On Monday, April 19th the governing Liberals tabled the latest federal government budget. It was overdue by about two years but has finally been tabled by Finance Minister, Chrystia Freeland, for debate in parliament.
The deficit is projected at $354 Billion for fiscal 2021, down approximately $30 Billion since the last update. Five major areas have been detailed for
- Finishing the Fight Against COVID-19
- Creating Jobs and Growth
- A Resilient and Inclusive Recovery
- Fair and Responsible Government
- Annexes describing financial details and supporting measures
Full details are contained in the Budget Document in Full. As the sections of the published budget proposal describe, the government is committed to bringing the country medically, financially and fully to the end of the pandemic, and then positioning Canada for the future.
Unlike previous government financial statements which contained a series of often disjointed actions designed to propel the ruling party’s objectives forward, this document integrates public health measures, government stimulus and social programs more than most budgets.
The proposed end of many programs is tied to the timing of the vaccination program, which is scheduled to conclude by the end of summer 2021.
What You Need to Know
Beyond battling and recovering from the pandemic, the federal Liberals have proposed their centrepiece at a cost of $30 Billion over the next five years (and $8.3 Billion each year after). They intend to launch a national $10/day child-care program, which will require significant negotiations with provincial and territorial governments.
This summary focuses on the most current measures in the first sections of the budget, “Finishing the Fight Against COVID-19”, that continue or enhance existing measures to combat the pandemic. The two areas that attack the effects of the pandemic are:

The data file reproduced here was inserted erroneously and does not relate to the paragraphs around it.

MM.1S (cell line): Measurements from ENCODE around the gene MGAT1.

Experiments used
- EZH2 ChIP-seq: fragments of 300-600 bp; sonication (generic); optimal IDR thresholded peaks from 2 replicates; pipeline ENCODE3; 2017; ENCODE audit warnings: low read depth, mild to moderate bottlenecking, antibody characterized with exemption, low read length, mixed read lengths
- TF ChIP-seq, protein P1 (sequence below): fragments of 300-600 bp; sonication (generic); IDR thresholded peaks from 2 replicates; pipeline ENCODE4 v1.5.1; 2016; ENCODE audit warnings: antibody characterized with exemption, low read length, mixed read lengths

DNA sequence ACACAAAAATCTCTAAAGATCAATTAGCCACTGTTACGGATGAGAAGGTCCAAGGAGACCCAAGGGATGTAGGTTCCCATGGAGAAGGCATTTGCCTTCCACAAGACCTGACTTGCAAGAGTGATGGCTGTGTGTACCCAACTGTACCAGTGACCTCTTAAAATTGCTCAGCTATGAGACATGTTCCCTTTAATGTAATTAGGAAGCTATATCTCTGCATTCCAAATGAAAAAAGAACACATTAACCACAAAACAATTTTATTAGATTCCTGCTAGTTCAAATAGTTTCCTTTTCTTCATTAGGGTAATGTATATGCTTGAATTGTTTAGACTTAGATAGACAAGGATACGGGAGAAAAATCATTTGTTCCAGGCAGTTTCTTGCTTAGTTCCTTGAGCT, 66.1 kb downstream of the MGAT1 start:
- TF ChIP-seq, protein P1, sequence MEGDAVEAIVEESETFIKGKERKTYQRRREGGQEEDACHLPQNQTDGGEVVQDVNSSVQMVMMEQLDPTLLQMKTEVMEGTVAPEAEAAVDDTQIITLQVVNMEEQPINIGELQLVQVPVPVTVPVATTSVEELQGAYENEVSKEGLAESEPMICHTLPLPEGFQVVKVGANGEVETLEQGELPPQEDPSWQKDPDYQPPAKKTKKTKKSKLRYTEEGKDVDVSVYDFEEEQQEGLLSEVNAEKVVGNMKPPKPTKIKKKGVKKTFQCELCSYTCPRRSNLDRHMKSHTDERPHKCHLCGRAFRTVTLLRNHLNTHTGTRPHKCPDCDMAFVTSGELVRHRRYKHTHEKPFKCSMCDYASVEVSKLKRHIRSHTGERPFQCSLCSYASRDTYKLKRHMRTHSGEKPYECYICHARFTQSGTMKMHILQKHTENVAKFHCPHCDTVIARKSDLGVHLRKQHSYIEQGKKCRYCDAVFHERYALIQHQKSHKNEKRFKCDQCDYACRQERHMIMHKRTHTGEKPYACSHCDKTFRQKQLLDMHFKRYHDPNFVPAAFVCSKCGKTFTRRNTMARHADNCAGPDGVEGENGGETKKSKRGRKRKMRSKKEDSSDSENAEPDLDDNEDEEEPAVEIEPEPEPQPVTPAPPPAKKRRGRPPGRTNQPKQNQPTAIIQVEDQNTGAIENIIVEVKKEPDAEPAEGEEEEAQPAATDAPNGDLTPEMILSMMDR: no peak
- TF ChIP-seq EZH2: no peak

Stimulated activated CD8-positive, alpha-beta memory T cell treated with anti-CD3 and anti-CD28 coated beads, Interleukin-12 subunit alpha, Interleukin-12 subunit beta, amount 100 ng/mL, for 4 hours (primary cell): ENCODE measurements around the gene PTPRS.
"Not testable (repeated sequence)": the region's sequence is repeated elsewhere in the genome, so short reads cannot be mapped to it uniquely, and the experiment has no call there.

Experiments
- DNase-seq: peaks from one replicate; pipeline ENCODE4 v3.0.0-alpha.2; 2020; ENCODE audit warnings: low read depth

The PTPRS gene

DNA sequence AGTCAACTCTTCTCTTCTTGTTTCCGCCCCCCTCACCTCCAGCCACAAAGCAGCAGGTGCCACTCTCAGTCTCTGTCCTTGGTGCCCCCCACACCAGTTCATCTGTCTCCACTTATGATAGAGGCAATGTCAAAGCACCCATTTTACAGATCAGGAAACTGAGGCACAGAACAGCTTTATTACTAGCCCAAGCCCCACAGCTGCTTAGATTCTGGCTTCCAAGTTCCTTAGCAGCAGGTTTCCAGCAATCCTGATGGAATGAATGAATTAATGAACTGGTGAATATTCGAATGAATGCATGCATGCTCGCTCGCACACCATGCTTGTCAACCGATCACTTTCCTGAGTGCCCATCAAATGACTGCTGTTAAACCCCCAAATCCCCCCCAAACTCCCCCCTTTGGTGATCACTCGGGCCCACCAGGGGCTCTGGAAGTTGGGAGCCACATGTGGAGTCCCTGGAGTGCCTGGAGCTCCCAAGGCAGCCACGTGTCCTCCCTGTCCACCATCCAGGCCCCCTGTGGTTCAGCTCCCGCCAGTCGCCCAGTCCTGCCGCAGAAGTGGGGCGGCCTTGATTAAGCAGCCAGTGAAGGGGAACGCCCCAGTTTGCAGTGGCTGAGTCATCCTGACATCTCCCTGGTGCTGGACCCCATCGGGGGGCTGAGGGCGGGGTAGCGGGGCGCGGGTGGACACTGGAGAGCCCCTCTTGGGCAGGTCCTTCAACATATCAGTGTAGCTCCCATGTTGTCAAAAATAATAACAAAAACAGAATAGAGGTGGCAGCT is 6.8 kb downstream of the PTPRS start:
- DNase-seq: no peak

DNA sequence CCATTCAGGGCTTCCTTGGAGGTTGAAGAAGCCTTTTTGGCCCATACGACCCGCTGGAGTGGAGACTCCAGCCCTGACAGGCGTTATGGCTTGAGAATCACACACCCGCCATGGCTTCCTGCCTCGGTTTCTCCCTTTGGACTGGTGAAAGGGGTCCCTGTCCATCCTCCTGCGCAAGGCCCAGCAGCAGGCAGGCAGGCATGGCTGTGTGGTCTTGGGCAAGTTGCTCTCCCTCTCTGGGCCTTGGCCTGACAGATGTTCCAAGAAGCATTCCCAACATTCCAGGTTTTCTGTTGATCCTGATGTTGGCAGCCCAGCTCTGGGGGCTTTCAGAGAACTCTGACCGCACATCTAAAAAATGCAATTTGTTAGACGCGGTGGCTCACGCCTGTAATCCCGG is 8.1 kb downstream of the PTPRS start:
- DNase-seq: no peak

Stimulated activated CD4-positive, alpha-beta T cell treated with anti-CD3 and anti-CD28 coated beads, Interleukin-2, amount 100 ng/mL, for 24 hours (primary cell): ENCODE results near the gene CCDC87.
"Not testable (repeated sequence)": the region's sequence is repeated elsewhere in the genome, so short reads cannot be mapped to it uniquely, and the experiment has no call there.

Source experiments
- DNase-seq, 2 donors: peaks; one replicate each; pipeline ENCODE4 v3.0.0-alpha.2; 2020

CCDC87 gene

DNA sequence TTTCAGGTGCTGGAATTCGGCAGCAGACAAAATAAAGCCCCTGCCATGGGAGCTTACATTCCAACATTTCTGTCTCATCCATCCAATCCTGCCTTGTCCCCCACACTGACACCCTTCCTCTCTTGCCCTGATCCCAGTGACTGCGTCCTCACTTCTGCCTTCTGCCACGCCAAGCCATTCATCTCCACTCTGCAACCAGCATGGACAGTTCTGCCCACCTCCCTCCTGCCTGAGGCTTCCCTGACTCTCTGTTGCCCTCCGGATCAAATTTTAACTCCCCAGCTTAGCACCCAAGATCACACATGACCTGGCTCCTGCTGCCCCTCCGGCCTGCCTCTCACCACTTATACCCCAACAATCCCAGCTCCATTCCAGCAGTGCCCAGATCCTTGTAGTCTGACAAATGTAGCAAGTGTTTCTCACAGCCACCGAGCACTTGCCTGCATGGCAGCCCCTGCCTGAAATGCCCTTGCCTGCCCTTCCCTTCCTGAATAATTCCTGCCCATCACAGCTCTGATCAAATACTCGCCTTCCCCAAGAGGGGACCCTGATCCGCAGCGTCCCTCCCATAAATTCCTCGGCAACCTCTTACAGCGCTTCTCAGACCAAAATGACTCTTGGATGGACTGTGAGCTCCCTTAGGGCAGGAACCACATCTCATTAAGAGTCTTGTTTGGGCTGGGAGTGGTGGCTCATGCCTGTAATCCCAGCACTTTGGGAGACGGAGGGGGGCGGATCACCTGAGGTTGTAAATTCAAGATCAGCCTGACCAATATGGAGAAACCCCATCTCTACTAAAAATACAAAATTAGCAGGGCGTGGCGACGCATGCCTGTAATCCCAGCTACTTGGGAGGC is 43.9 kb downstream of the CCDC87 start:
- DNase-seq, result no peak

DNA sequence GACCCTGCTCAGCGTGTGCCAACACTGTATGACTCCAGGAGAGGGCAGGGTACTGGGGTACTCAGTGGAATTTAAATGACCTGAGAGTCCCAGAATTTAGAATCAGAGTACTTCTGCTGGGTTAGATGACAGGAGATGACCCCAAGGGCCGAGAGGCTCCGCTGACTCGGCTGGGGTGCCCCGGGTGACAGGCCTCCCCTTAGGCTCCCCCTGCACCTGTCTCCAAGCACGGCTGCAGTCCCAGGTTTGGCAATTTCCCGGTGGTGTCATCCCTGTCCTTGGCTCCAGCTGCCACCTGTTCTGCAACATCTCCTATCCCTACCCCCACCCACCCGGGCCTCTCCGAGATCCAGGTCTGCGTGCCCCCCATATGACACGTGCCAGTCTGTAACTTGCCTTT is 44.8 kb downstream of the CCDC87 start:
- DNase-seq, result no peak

- Keeping Canadians Safe and Healthy, and
- Seeing Canadians and Businesses Through to Recovery.
Keeping Canadians Safe the Healthy
Providing Access to Vaccines
Nearly 10 million doses have been received as of March 31st, a further 180 million doses of approved vaccines have been negotiated. An emergency $1 Billion has been tabled to supply the provinces and territories with the resources to administer doses.
Protecting Our Seniors
$3 Billion over the next 5 years has been ear-marked to improve long-term care and make permanent changes to keep seniors safe and improve their quality of life. $41 million has been proposed to Statistics Canada to improve data infrastructure and collection in this area.
$90 million has been set aside in the budget to facilitate a new “Age Well at Home” initiative to assist community-based organizations with practical support for low-income and vulnerable seniors.
Strengthening Our Health System
In addition to the $43 Billion in health transfers to provinces and territories the budget proposes an additional $4 Billion one-time top-up. Additionally, a Territorial Health Investment Fund of $54 Million would support Nunavut, the Yukon and the Northwest Territories.
Supporting Mental Health
The more integrated approached displayed in the budget is demonstrated in the approach to addressing mental health measures to include direct treatment and indirect solutions.
$45 million is proposed to allow the national health agencies to collaborated with the provinces and territories to establish mental health service standards.
A further $212 Million will provide mental health interventions, support for post-traumatic stress disorder brought about by COVID-19, and tools to access mental health supports.